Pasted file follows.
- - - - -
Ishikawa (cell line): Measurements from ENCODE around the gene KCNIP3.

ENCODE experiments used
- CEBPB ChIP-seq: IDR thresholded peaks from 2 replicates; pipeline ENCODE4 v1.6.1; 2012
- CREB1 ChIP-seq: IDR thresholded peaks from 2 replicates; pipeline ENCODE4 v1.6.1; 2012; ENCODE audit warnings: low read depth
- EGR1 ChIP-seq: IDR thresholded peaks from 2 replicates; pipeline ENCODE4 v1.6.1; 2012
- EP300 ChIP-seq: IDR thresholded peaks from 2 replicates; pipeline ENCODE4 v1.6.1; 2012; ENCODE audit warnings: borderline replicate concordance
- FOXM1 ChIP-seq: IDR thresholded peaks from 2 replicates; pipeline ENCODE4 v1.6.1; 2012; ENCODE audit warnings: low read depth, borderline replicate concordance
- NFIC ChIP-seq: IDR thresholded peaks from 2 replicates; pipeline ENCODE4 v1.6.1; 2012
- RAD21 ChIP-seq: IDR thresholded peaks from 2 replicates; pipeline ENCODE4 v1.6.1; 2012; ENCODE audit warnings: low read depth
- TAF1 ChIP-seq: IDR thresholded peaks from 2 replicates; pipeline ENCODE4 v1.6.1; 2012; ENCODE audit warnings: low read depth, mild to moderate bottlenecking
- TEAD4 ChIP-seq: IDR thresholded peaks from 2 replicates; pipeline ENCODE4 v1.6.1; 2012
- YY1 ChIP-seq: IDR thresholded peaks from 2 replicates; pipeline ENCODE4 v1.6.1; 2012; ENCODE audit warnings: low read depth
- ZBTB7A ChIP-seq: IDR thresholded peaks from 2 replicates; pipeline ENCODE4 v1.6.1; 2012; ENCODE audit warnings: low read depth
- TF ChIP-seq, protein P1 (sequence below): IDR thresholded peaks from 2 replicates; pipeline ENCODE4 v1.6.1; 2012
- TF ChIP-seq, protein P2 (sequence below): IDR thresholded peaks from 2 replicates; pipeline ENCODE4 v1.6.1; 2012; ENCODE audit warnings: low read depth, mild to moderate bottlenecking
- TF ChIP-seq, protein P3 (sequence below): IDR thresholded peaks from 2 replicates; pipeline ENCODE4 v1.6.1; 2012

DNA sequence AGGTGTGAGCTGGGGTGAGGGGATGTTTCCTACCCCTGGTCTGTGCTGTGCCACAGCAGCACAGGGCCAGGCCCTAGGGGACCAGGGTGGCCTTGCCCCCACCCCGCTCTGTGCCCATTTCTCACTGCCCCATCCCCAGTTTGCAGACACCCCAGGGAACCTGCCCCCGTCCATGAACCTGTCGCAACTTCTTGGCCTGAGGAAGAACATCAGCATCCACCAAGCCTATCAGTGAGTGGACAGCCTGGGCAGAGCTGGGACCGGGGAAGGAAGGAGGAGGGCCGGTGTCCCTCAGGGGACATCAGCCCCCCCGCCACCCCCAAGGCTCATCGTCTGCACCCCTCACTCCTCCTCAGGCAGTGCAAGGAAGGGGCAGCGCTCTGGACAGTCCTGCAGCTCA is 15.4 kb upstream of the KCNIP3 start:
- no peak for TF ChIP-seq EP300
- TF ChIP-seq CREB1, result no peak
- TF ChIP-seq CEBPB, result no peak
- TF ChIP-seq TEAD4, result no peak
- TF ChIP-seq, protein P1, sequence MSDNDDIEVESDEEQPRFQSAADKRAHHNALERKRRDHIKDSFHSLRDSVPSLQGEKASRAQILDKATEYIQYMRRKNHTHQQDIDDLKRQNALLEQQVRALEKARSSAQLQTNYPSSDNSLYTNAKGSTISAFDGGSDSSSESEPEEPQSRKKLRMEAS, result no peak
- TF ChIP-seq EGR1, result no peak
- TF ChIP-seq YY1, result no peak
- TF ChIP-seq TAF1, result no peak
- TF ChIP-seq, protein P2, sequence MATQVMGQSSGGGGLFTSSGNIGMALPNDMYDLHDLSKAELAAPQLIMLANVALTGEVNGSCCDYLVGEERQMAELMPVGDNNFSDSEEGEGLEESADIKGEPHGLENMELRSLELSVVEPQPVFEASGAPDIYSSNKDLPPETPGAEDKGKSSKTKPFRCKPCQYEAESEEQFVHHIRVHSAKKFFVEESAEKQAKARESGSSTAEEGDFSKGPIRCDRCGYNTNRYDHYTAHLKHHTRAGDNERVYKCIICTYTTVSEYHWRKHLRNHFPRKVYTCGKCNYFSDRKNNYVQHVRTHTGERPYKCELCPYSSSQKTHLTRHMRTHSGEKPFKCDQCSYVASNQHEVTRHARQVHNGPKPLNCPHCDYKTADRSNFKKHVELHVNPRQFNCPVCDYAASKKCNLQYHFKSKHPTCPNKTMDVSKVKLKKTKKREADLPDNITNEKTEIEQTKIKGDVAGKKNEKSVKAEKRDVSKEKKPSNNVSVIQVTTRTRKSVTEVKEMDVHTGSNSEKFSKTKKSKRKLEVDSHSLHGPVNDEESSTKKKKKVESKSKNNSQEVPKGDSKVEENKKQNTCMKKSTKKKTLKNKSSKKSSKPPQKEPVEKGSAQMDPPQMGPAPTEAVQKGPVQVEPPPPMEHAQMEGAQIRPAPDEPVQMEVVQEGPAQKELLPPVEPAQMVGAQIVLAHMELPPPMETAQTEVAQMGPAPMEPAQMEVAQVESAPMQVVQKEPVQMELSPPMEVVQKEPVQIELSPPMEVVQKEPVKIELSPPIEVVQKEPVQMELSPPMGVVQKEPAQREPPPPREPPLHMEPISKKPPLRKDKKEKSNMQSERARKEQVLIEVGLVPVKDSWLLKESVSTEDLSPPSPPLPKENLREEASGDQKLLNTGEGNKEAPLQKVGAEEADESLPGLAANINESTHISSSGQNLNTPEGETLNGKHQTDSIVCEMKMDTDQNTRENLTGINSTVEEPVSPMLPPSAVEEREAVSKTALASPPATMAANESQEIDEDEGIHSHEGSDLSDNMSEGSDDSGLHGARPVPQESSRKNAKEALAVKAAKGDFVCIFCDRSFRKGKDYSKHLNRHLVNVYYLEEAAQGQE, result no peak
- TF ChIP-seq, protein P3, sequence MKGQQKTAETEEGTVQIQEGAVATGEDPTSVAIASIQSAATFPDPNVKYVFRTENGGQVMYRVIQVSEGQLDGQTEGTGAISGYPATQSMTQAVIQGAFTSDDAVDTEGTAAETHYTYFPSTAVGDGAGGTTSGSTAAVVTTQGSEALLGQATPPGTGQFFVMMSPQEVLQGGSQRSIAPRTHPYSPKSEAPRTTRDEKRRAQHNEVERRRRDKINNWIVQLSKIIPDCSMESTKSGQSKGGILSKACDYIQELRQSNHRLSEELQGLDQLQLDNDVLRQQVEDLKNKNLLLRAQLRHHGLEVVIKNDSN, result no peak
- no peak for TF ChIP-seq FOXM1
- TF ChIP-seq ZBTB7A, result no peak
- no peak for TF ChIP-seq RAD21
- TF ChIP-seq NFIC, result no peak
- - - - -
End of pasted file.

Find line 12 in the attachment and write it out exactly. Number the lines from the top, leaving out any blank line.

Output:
- YY1 ChIP-seq: IDR thresholded peaks from 2 replicates; pipeline ENCODE4 v1.6.1; 2012; ENCODE audit warnings: low read depth